Study Abroad

9 Budget Tips for Studying Abroad in Spain

Katie McMullen
Topic Expert

Katie is a recent graduate from the University of Pittsburgh. After studying abroad in Spain for a year, she decided to move back to Madrid in the fall to pursue a Master’s Degree in International Education.

Study Abroad in Spain

It's no secret that studying abroad in Spain is awesome. Preparing for study abroad? Still pretty awesome, though it does take a bit of legwork. Before you set off to this new and wonderful land of jamon, bull fights, and flamenco, you get to day dream about all the things you want to do, places you want to go, and foods you want to try. For Spain, the ideas of “maybe that weekend, I’ll go to Madrid and see Picasso’s paintings!” or “I think I’m in the mood to eat paella on the Valencian coast today” is enough to get your blood pumping.

While researching Spain before my departure, I could not believe the amount of monuments and incredible places there were just within the borders. Unfortunately, all of this day dreaming can result in a pretty hefty price tag if you’re not careful. Something as simple as choosing between Barcelona or Madrid will affect the financial commitments of your study abroad semester (though you may find a smaller city fits your taste).

With the amount of awesomeness in one country, it can get overwhelming for you and your bank account. Here are 9 tips for budgeting that will help you experience everything you’ve been day dreaming while studying abroad in Spain about without going broke.

1. Check your banks’ international fees

Some banks will reimburse you for up to 6 international ATM transactions a month. Others? They’ll leave you hanging. This is an easy way to lose money if you’re not aware of it. Check if your US bank has an alliance with a bank in Spain since this could eliminate some ATM fees too. Also, opening up a Spanish bank account could save money by giving you a local debit card. By only exchanging a large sum of money once, you avoid those pesky, constantly-changing exchange rates and bank fees. I recommend Barclays, but other popular banks include Banco Santander and La Caixa.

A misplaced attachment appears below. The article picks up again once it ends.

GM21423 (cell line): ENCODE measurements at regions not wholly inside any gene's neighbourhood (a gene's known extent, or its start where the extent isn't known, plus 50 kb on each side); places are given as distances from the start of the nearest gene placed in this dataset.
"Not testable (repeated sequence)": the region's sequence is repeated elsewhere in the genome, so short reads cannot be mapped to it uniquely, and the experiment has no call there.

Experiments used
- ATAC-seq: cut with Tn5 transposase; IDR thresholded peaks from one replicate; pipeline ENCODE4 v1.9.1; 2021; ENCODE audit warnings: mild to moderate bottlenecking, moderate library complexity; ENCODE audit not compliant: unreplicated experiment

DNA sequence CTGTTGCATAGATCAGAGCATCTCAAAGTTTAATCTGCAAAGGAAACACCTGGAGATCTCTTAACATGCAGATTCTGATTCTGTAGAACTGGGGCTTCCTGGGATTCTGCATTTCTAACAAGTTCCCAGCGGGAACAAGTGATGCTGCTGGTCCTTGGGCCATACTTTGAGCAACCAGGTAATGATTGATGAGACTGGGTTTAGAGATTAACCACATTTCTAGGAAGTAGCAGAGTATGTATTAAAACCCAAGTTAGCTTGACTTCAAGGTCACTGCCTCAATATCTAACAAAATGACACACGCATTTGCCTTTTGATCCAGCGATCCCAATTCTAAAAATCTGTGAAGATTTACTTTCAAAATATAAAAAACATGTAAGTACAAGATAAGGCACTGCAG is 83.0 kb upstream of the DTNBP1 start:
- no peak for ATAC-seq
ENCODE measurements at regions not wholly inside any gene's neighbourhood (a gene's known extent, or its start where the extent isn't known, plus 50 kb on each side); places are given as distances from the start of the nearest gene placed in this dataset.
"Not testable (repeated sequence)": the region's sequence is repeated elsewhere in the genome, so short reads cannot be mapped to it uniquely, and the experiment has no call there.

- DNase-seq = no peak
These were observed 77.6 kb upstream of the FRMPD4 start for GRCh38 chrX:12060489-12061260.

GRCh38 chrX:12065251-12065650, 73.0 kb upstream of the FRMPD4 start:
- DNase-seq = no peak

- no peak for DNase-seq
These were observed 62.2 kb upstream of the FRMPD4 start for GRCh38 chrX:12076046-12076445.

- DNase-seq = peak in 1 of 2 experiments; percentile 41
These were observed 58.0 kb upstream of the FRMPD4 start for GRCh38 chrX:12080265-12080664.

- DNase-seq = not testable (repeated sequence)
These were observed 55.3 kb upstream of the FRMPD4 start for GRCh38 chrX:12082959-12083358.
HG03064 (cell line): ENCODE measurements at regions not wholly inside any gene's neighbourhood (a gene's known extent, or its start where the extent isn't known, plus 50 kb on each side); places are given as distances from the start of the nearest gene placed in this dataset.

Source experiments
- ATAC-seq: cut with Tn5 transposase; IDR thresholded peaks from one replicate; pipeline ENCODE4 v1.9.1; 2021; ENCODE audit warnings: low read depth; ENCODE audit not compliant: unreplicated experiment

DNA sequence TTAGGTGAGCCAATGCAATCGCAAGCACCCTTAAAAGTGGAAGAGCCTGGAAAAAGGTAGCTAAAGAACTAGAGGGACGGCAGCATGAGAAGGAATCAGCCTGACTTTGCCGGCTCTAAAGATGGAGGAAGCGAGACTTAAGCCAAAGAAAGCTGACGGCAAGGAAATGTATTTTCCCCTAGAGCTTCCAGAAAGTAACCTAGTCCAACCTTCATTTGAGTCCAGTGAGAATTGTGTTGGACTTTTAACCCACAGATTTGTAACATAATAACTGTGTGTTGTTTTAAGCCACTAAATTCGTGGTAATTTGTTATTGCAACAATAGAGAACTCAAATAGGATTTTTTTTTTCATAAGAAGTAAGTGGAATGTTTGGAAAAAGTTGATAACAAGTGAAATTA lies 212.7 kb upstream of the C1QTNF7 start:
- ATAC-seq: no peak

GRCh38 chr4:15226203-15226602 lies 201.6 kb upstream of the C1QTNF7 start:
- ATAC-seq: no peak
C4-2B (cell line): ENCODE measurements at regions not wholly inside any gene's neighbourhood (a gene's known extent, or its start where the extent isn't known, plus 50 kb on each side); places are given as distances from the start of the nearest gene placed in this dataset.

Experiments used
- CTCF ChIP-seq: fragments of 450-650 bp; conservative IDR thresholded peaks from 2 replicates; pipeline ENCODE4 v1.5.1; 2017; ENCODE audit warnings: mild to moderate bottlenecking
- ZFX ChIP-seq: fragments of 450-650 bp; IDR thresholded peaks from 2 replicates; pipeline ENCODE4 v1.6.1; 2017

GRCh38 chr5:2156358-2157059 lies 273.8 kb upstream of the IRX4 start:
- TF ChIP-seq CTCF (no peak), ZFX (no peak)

2. Research your absolutely, hands down, cannot-miss experiences

After determining your ‘musts’, make sure you set aside money in the beginning so that regardless of when you take the trip, you’ll have the funds to do it. It’s an awful feeling when you realize in the last two weeks of study abroad that you can’t do one of your ‘musts’ because you're out of money. “What do you mean I can’t see the Palacio Nazaríes at La Alhambra because a ticket costs the amount that I spent in ATM fees?!” No one wants to be stuck in that situation, so plan ahead.

Paella in Spain

3. Make friends with the locals early on

Since they live in the city you’re studying abroad in, they already have their favorite spots - which are almost always cheaper. You’ll find new places, make new friends, and improve your Spanish. Great ways to meet locals are through activities sponsored by your university such as language exchanges and sports competitions.

4. Embrace the tapa

The Spanish tapa is one of my favorite things in life. No exaggeration. Tapas are little plates of food you get whenever you buy a drink other than coffee, tea, or water. In southern Spain, especially in Granada, tapas are free! Yes, free food with a beverage of your choice. Some places give you a plate of assorted cheese and olives or even a whole sandwich. Madrid and Barcelona have tapas too, but they're not always free so make sure to check. Going out for tapas with friends is a great way to grab dinner for less than 6 euro!

5. Take advantage of the Menu del Día

At lunchtime in Spain, menus of the day are a great option. They are normally 8-11 Euros and include an appetizer, main platter, either dessert or bread, and sometimes a drink. They have specials each day so it’s more manageable to choose from than a huge list of items. Just be aware of the outside terrace and bread on the table! Some restaurants will charge you for what we consider courtesy bread as well as sitting outside since it´s in higher demand.